PSN HackedDespite assurances from Sony that none of the encrypted credit card files were taken in the recent PlayStation Network attack, there is some chatter amongst hackers to the contrary.  The New York Times is reporting that  senior threat researcher at the security firm Trend Micro Kevin Stevens has seen chatter on multiple hacker forums that around 2.2 million credit card numbers were procured during the attack.  If it was just one person reporting it, you might be able to dismiss it, but it was also confirmed in the report by Mathew Solnik, a security consultant with iSEC Partners.

Supposedly the hackers are looking to sell off the credit card numbers they were able to obtain, even reportedly offering to sell them back to Sony for $100,000..  Senior director of corporate communications and social media at Sony Patrick Seybold said of the information, ”To my knowledge there is no truth to the report that Sony was offered an opportunity to purchase the list.”  He went on to add, “The entire credit card table was encrypted and we have no evidence that credit card data was taken.”  While he pointed to the statement the company made yesterday that they had no evidence that credit card data was taken, the company wasn’t ruling out the chance that it could have still potentially happened.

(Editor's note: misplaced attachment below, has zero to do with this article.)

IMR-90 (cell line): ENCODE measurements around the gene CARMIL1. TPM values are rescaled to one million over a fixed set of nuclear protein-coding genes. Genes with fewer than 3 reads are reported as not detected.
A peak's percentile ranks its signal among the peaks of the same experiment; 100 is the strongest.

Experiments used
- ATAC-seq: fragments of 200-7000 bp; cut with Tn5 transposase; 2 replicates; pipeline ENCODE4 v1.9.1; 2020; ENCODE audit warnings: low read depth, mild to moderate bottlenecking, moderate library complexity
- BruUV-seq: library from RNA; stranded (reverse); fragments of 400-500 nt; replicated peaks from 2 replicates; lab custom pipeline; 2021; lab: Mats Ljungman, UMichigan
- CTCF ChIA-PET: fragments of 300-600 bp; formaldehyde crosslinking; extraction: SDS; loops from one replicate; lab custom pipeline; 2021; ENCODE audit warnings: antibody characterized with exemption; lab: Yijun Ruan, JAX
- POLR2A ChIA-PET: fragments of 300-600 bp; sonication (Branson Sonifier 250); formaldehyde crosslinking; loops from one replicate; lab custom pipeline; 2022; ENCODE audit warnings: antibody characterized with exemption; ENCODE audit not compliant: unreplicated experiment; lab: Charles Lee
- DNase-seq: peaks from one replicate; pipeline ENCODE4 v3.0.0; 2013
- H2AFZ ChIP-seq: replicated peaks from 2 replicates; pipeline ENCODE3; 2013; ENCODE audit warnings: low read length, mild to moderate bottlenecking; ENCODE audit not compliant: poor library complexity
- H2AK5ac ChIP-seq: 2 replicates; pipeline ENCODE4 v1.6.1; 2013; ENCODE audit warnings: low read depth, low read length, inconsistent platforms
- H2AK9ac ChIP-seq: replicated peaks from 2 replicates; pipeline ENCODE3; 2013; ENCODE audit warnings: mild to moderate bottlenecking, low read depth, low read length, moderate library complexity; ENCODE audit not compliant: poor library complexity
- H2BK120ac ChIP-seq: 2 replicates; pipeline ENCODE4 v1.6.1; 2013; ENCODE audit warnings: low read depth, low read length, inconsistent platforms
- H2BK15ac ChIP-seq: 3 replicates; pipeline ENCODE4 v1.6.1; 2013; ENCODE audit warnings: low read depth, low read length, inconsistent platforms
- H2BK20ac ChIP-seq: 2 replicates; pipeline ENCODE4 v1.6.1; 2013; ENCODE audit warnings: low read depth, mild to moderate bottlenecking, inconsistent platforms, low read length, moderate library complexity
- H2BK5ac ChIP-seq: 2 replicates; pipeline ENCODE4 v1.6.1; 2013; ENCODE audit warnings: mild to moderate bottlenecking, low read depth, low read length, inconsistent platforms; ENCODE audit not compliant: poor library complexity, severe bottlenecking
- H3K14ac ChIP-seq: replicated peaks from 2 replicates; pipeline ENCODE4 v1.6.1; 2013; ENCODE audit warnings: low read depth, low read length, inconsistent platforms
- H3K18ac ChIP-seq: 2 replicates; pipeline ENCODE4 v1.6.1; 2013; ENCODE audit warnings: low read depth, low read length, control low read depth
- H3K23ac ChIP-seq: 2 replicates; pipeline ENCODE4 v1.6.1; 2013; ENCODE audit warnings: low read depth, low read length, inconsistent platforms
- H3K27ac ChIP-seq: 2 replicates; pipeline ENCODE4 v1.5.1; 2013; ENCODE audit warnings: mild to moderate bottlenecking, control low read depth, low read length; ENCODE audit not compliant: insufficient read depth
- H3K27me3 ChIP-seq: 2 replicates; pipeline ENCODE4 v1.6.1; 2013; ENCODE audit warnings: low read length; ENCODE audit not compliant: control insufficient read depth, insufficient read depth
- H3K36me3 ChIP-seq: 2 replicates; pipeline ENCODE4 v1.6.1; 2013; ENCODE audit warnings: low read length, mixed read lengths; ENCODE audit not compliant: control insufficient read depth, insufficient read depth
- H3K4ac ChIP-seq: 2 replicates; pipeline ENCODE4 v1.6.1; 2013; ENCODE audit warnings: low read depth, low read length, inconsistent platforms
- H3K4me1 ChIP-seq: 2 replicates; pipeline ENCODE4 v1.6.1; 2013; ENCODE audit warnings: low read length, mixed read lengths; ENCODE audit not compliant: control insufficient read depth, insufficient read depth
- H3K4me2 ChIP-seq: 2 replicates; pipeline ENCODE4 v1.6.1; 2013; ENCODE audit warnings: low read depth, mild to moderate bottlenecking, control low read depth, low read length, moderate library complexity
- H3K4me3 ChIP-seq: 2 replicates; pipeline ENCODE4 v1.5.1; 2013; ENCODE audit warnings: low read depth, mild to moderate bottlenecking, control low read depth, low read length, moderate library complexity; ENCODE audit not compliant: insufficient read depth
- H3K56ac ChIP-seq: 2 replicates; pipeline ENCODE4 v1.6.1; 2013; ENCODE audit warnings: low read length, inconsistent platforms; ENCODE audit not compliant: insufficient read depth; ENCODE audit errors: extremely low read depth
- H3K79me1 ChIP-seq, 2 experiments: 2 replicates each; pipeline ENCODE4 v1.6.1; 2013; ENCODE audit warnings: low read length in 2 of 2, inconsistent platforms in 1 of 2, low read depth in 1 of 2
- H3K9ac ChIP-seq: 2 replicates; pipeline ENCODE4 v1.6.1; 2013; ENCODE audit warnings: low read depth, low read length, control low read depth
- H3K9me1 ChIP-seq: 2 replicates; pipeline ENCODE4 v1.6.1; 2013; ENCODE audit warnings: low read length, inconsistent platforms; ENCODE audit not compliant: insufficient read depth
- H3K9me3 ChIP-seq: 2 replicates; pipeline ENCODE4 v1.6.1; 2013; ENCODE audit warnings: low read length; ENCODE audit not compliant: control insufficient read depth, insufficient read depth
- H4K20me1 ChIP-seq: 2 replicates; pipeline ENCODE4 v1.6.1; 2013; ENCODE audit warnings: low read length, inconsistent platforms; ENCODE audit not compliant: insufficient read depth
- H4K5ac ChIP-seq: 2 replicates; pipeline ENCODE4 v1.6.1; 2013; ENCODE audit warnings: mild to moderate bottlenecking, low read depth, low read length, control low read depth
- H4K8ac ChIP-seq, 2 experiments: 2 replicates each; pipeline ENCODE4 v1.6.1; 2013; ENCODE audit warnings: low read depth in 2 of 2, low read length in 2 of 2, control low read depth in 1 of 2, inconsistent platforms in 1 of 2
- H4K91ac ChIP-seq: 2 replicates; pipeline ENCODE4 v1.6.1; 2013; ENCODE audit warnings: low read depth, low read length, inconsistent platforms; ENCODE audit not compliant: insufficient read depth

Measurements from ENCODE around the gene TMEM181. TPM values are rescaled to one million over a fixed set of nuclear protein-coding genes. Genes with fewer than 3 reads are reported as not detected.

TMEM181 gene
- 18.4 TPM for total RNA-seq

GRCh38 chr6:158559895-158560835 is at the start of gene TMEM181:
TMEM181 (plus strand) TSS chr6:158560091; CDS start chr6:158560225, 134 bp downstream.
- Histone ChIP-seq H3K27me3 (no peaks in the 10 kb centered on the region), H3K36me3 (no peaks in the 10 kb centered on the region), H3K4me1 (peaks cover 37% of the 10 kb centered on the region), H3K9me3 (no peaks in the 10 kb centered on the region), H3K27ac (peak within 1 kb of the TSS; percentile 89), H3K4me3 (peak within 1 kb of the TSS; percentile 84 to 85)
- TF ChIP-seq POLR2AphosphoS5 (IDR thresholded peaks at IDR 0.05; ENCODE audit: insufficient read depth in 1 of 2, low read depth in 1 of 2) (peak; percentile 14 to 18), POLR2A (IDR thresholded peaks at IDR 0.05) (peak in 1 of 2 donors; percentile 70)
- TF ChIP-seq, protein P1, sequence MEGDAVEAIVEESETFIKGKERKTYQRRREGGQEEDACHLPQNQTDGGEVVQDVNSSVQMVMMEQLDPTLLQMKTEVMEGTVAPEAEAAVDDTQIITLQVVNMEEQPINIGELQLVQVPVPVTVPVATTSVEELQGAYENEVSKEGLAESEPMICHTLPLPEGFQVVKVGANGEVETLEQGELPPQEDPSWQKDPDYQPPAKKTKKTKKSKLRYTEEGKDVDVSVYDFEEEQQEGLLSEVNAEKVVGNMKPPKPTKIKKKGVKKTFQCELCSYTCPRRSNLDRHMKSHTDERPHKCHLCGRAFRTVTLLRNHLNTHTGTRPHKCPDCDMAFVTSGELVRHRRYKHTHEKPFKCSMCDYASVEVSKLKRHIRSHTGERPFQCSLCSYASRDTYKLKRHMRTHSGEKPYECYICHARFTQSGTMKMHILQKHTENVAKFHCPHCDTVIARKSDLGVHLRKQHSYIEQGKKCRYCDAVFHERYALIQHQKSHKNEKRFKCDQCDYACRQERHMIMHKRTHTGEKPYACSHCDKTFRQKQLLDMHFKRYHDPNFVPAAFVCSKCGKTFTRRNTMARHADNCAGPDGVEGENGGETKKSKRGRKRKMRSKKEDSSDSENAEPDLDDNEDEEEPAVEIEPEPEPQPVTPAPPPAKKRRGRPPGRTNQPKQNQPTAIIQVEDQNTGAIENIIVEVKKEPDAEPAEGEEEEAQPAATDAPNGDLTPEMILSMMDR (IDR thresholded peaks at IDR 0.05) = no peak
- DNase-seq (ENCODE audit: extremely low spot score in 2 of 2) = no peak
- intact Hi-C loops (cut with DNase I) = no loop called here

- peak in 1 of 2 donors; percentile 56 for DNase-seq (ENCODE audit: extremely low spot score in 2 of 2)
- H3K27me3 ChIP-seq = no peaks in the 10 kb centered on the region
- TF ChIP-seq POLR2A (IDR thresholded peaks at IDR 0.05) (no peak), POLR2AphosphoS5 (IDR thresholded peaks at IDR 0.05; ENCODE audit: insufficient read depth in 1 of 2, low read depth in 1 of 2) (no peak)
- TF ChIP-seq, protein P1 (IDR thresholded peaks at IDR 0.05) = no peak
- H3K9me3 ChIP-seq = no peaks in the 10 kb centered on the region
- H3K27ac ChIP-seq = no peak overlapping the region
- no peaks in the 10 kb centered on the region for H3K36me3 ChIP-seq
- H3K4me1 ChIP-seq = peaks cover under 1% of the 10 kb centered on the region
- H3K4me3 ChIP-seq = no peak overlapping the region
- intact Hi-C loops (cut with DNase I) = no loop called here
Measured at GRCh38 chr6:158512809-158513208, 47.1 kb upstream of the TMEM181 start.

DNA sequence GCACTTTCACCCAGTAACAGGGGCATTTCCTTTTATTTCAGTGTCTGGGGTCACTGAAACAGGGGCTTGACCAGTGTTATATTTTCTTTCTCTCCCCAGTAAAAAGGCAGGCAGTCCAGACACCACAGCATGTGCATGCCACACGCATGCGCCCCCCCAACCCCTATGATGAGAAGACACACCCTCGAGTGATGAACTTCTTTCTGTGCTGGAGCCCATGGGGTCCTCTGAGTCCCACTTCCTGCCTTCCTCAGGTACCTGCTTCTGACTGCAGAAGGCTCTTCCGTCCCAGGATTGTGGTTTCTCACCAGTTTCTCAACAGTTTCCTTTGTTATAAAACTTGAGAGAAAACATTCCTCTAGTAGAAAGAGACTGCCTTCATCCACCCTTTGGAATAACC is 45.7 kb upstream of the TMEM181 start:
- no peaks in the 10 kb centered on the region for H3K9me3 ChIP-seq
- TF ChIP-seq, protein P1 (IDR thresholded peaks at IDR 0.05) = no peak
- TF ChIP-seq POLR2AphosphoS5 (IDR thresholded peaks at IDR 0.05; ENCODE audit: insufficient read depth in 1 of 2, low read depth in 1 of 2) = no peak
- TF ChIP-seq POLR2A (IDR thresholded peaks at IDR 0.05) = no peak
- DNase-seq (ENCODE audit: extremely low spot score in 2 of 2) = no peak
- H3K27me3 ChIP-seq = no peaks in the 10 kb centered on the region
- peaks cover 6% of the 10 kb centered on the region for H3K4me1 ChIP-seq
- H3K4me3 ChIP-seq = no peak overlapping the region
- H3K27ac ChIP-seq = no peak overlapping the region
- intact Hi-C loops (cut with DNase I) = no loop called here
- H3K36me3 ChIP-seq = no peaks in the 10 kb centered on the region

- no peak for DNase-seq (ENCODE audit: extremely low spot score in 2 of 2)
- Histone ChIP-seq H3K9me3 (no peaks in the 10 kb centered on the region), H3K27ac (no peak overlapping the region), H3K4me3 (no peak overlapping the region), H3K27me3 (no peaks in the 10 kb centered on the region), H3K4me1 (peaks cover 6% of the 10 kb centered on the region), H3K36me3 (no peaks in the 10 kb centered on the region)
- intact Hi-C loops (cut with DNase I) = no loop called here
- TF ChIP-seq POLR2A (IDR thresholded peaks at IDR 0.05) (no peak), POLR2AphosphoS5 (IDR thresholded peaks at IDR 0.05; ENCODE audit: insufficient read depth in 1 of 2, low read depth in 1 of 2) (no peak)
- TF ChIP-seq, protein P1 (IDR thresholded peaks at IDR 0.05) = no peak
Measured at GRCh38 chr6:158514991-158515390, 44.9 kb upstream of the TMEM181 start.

There is no reason to question that the hackers are boasting they have the file, but the question is if they really do.  Saying you have something doesn’t necessarily mean that it’s true, and they could just be trying to get some money.  There is also the question if they’ve been able to crack the encryption on the file, or are they attempting to sell it as is?  We won’t know the answers to a lot of these questions until either Sony says the file was indeed taken or someone purchases it.

No matter what the truth is, it looks like this intrusion is going to continue to haunt Sony for some time to come.  No matter what assurances they give once the network comes back up about how much more secure it is, people are still going to wonder about it.  There will also be the fact that other hackers are going to want to test their mettle against these supposedly improved security measures.

There’s a long road ahead for Sony not just in securing their systems, but to also winning back the trust of their users.

What do you think?  Did the hackers really get some of the credit card numbers?

[via The New York Times]